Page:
My Granny’s cottage in Pembrokeshire had walls that were one metre thick and whitewashed. Welsh blankets adorned the rustic beds and rooks chattered in the Norman steeple across the road. The two fireplaces were so tall you could walk into them. A cwtchy corner on a window ledge was perfect for curling up with a book.
Summers were spent to and fro to the beach – shells that we collected were laid out along the black window ledges, and sand from our toes collected in the bottom of the white scratched enamel bath.
In the winter we sat by the open fire and brought tea and Welsh cakes through on my Granny’s little wheelie oak tea trolley, our hair smelling of wood smoke.
The plumbing spluttered and the stairs creaked. People who were a bit too tall hit their heads on beam above the stairs. Welsh pottery adorned the large dark dresser in the dining room. Everything smelt just a tiny bit damp.
The house was not grand, nor particularly smart, nor interior designed. However it was a special place – many visitors would say the house alluded peace. It was my go to place to recover and take breath after the assault of work, of break ups from boyfriends, of disappointments or just weariness and a need to recharge.
I believe that our homes, our interiors and the places surrounding us have huge impact on our emotions and wellbeing. Is this something to do with the history attached to a space, of many lives intrinsically woven in the fabric of the house? Or maybe it is to do with the furnishings, or atmosphere, or colours? I don’t know.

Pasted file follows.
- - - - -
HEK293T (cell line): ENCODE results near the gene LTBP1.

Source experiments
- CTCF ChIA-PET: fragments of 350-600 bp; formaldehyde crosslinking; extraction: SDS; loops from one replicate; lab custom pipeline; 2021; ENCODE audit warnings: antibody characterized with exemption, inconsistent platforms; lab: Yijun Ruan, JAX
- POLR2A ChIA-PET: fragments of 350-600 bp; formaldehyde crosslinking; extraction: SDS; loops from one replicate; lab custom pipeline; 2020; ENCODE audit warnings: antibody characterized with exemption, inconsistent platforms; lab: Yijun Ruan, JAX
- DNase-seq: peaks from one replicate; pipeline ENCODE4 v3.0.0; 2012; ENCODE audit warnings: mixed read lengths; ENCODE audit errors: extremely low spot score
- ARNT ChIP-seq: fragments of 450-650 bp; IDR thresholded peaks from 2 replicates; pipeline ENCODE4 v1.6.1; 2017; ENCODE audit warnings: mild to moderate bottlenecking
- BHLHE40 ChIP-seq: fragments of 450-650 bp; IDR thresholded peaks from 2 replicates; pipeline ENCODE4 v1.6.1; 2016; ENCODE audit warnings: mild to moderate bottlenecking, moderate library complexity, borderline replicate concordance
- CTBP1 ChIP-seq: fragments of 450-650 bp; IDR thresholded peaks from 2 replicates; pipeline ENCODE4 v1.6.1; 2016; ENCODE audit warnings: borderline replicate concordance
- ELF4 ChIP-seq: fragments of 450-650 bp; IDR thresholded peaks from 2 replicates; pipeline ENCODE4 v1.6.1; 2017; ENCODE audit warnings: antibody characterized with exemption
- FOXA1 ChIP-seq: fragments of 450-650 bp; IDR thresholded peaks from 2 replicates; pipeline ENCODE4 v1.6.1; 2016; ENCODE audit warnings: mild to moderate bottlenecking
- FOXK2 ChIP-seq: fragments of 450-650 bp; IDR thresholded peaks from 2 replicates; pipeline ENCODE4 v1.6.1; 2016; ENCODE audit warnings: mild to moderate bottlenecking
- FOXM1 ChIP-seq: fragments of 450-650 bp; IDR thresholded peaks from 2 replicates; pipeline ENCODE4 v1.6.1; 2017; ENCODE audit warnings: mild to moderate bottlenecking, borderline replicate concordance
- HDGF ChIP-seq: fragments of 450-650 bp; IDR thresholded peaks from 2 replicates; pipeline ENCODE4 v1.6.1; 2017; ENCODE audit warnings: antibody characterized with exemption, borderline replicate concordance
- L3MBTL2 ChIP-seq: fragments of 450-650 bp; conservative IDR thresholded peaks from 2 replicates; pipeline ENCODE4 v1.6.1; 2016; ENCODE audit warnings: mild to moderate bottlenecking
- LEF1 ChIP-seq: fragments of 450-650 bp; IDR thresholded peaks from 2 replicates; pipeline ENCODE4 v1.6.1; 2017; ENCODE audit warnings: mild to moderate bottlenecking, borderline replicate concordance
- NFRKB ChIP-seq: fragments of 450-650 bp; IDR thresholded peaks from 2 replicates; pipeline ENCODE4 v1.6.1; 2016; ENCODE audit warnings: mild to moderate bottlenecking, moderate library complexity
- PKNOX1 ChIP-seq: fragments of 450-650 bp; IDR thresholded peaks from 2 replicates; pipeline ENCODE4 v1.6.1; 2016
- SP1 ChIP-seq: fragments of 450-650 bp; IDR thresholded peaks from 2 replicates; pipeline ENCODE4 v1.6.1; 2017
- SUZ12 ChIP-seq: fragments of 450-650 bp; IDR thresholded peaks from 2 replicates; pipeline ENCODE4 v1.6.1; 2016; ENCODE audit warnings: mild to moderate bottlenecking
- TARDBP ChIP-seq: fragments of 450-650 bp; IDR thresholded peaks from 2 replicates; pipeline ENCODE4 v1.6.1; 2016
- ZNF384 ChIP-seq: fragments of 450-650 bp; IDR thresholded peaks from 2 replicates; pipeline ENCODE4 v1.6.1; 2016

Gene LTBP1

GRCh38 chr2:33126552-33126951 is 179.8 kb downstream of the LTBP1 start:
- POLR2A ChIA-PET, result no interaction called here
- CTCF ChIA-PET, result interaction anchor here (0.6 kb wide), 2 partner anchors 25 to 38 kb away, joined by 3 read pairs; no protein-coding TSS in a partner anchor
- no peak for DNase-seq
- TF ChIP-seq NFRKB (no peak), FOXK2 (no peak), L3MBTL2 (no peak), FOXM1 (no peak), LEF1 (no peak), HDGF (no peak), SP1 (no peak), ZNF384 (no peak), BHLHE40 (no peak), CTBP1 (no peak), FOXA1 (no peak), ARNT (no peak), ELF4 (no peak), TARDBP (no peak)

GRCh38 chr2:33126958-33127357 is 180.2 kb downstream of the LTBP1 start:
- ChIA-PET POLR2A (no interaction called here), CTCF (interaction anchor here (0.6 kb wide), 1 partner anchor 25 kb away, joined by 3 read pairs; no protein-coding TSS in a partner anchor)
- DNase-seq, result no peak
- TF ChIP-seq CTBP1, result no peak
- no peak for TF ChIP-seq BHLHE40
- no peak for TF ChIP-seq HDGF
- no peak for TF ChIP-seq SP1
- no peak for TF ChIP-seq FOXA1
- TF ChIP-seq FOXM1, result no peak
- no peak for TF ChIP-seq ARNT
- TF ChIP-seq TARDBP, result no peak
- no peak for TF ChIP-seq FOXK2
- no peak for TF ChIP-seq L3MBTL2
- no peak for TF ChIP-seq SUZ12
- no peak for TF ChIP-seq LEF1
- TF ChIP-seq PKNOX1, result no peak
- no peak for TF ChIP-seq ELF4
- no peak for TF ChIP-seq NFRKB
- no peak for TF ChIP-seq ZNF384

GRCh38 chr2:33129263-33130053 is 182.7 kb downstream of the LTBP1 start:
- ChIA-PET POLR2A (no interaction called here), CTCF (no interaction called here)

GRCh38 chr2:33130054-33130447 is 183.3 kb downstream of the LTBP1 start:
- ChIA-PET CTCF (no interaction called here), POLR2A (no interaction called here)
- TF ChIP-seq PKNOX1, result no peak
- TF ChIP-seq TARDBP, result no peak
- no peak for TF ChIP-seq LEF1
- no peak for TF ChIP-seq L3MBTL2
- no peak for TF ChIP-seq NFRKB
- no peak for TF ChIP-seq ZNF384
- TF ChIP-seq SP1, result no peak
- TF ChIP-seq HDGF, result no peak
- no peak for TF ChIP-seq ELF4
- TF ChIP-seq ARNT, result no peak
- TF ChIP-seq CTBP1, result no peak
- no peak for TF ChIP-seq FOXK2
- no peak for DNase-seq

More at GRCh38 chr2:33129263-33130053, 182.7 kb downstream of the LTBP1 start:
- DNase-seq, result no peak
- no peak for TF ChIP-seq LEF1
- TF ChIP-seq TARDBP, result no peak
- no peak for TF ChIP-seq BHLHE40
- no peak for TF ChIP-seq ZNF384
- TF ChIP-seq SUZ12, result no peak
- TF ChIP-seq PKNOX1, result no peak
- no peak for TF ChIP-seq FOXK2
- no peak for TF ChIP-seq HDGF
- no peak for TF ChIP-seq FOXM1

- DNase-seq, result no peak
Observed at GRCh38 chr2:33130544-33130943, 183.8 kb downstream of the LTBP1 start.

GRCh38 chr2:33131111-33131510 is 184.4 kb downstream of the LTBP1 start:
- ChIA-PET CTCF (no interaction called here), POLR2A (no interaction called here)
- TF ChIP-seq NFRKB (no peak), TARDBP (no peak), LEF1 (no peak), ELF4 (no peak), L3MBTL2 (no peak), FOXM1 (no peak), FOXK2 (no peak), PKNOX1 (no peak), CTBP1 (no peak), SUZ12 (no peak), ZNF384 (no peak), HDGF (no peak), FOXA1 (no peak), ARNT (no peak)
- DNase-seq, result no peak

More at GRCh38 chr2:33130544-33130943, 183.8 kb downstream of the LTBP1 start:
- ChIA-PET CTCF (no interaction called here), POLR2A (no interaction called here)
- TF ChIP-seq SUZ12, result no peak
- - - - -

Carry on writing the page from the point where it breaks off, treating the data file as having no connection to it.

But I do know that we are, to a large degree, influenced by the the environment and places around us.
In 2017 my husband and I bought and set about slowly restoring a 1800s Welsh farmhouse in a manner that was sympathetic to Welsh traditions and style, and to a large part, my memory of my granny’s house.
Welsh Otter was born out of love for these interiors, of a desire to share this with others, and of a pressing urge to preserve the traditions and crafts of our Welsh culture for the next generation.
Unfortunately I can’t bottle my Granny's house – but I want Welsh Otter to be the next best thing.
For traditional Welsh homewares and accessories check out the Welsh Otter collection: https://welshotter.co.uk/collections
A brilliant book and a fabulous reference guide to traditional Welsh cottages: